Review: History Isn’t Black and White


“Judas and the Black Messiah” Captures Complexities of the Civil Rights Movement

Many people are unfamiliar with the parts of the Civil Rights Movement that do not pertain to Martin Luther King, Jr.. It is accepted that he led peaceful protests to successfully fight for civil rights, which led to reforms across the country. However, this is incredibly simplified, and “Judas and the Black Messiah” adds complexity to this narrative, displaying an abrasive, violent, and radical facet of the Civil Rights Movement.

The movie is based on the true story of Fred Hampton, the deputy chairman of the Black Panther Party’s Illinois chapter. The Black Panthers were a small political party that arose during the Civil Rights Movement, making waves in the media for its radical displays. Hampyon is the centerpiece of this movie and the party. He is a revolutionary that unites the members of the party, and he espouses socialist ideas, Black nationalism, and violent action against the police and the state. Very out there, I know, but justified when contextualized by the centuries of oppression that African Americans have faced and the assasination of MLK. These are people who want to be free, and they unapologetically believe that peace will not make progress. 

The movie shines the most in displaying the Panthers as a good-intentioned organization for change. The party is shown supplying childcare, schooling, and healthcare for the impoverished of Chicago. Hamtpon gives speeches promoting the freedom of not just Black Americans but all members of the working class. The party even creates a coalition of Blacks, Whites, and Mexicans, fittingly known as the rainbow coalition, that is anti-racist and anti-class. But, they are also open-carry, use violent rhetoric, and are not afraid to shoot back at the police. This aspect of the Panthers led to media demonization and condemnation, but the movie shows that their intentions are not evil, even if their actions can be morally ambiguous.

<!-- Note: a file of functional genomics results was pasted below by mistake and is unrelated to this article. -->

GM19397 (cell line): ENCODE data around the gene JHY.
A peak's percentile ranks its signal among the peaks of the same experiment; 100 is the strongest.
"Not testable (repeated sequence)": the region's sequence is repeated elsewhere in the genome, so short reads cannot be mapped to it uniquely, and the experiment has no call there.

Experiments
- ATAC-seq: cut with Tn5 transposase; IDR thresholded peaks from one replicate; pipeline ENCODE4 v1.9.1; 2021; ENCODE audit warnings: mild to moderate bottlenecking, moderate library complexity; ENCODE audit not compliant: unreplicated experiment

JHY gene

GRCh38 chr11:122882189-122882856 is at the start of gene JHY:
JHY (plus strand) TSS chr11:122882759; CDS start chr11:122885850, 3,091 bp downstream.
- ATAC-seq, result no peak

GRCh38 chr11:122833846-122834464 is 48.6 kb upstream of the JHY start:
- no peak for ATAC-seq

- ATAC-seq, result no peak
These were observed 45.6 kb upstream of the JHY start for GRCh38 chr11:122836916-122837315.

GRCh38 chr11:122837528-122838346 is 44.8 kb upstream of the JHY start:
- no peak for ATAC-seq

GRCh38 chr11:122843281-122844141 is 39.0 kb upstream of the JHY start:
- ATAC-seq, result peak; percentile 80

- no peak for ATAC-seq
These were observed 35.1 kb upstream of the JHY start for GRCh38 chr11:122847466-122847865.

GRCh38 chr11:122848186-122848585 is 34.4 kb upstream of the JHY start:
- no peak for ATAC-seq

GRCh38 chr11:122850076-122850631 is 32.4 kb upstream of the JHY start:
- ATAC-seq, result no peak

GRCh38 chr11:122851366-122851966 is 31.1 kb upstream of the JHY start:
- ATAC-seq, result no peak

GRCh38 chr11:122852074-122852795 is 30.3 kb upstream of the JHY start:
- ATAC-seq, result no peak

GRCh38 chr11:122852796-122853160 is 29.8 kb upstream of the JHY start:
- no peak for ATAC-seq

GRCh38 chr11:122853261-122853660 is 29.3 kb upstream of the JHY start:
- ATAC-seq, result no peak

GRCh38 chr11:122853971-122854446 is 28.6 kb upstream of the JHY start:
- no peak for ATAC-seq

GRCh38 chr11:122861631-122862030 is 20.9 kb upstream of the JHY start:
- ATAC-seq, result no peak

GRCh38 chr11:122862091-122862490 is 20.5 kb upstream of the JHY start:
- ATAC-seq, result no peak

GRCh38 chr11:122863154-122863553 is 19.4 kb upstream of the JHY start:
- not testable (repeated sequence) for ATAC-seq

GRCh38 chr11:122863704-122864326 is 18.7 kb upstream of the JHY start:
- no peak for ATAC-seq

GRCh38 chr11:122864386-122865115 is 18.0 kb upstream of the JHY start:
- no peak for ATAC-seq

Now contextualized, I can describe the tragedy of the movie that makes it so frustrating but so important. Because of their beliefs, the Panthers were targeted by the FBI. To put it into perspective, there are FBI agents in the movie who draw parallels between them and the KKK. So, they task a man, Will O’Neal, to infiltrate the party and act as an informant, facing five years in prison unless he does. What follows is a chronicling of the rise and fall of the party at the hands of the U.S. government.

The story is heartbreaking. What the Panthers build, everything they do for their community, crumbles. I will not describe exactly what happens, but it is violent, and it is clear that what the government does is purely racist. There are no negotiations, no compromise, only brutalization.

But, There is still space for the humanity of the characters to shine through. Hamtpon falls in love; Panthers mourn the losses of those who are killed by police; and O’Neal even begins to identify with the Panther’s cause despite his arrangement with the government. This aspect of the characters could easily be lost in the violent politics, but the characters are not misrepresented as shallow.

There are not many good feelings to be found in this movie, but it is better that way. People want to pretend the Civil Rights Movement was easy and allow the harsh aspects to fade out of the picture. Recognizing movements like the Panthers is crucial to understanding the diversity of ideas in Black history. Movies like these should make us revise what we think we know about the past.